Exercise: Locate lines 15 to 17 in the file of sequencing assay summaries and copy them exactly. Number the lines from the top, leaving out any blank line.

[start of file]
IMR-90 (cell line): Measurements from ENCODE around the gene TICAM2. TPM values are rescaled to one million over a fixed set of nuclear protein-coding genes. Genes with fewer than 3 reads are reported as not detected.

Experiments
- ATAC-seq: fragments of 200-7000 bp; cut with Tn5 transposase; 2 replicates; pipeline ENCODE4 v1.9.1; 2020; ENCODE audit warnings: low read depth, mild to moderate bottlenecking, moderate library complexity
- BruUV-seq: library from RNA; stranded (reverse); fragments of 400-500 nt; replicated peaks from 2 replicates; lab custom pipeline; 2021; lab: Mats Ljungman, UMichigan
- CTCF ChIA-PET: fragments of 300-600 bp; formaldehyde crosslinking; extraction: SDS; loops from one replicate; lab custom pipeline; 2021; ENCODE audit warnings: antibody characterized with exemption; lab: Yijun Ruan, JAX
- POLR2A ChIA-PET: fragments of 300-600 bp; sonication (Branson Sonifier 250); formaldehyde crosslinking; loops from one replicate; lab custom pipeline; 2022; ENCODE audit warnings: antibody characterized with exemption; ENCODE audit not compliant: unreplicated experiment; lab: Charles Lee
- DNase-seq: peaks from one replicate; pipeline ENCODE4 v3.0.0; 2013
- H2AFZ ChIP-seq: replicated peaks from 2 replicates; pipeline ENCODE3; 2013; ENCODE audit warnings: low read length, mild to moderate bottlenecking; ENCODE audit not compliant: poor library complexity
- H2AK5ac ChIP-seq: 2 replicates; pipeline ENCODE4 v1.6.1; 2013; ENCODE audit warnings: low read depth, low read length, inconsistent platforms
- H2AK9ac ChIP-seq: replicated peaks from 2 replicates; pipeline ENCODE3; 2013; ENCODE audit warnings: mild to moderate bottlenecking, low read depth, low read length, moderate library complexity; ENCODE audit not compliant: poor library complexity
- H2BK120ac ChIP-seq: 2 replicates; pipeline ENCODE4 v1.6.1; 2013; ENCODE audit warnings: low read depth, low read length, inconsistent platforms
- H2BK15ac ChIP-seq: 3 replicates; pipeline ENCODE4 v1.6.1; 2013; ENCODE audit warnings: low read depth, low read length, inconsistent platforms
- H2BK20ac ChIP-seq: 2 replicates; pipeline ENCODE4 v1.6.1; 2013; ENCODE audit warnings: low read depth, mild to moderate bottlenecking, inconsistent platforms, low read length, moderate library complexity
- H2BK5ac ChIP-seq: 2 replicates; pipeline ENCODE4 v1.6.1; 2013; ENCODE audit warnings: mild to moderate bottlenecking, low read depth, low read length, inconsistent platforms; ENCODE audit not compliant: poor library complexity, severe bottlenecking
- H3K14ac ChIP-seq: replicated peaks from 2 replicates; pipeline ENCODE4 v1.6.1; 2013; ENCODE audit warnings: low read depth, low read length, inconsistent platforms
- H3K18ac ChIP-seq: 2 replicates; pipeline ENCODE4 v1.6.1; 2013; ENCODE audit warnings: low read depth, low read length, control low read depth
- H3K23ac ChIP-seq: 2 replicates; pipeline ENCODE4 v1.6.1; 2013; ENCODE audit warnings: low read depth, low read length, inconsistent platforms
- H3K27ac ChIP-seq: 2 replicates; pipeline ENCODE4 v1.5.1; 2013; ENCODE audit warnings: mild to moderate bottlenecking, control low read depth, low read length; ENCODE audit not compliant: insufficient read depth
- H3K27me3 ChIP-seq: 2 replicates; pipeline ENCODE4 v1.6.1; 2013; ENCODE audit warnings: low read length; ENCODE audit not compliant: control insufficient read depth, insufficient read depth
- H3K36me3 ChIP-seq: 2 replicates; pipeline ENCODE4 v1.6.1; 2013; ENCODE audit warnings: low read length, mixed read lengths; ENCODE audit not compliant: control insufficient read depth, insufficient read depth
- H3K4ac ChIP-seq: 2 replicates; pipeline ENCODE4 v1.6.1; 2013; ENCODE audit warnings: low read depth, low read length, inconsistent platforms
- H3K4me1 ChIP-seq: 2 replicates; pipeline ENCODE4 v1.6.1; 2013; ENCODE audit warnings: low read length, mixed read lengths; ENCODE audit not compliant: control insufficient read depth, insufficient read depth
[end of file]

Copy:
- H3K14ac ChIP-seq: replicated peaks from 2 replicates; pipeline ENCODE4 v1.6.1; 2013; ENCODE audit warnings: low read depth, low read length, inconsistent platforms
- H3K18ac ChIP-seq: 2 replicates; pipeline ENCODE4 v1.6.1; 2013; ENCODE audit warnings: low read depth, low read length, control low read depth
- H3K23ac ChIP-seq: 2 replicates; pipeline ENCODE4 v1.6.1; 2013; ENCODE audit warnings: low read depth, low read length, inconsistent platforms